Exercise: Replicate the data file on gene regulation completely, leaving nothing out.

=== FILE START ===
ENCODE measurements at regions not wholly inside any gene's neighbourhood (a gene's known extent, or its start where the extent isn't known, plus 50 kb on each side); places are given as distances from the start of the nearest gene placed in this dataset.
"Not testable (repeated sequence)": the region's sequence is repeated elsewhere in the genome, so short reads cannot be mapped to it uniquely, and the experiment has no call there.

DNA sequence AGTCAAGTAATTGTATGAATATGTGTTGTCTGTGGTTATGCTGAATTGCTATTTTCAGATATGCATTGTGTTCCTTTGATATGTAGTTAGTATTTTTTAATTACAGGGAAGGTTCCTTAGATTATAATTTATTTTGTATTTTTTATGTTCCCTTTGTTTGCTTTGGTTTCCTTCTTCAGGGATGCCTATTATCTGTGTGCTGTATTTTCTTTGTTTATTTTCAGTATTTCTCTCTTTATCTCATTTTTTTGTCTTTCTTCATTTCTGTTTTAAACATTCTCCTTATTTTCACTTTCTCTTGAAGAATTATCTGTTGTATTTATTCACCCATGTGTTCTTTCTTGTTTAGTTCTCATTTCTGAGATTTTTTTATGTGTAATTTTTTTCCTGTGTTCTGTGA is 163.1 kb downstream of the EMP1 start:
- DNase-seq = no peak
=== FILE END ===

ENCODE measurements at regions not wholly inside any gene's neighbourhood (a gene's known extent, or its start where the extent isn't known, plus 50 kb on each side); places are given as distances from the start of the nearest gene placed in this dataset.
"Not testable (repeated sequence)": the region's sequence is repeated elsewhere in the genome, so short reads cannot be mapped to it uniquely, and the experiment has no call there.

DNA sequence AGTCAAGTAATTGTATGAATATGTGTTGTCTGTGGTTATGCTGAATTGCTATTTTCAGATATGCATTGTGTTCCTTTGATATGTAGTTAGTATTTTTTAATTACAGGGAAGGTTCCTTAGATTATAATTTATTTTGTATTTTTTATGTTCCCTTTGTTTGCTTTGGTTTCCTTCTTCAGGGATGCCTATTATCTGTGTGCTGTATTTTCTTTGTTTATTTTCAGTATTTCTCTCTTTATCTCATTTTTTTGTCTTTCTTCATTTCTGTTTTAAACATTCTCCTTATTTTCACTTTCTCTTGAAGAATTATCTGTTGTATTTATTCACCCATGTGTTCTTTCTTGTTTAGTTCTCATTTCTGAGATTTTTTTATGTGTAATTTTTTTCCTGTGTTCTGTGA is 163.1 kb downstream of the EMP1 start:
- DNase-seq = no peak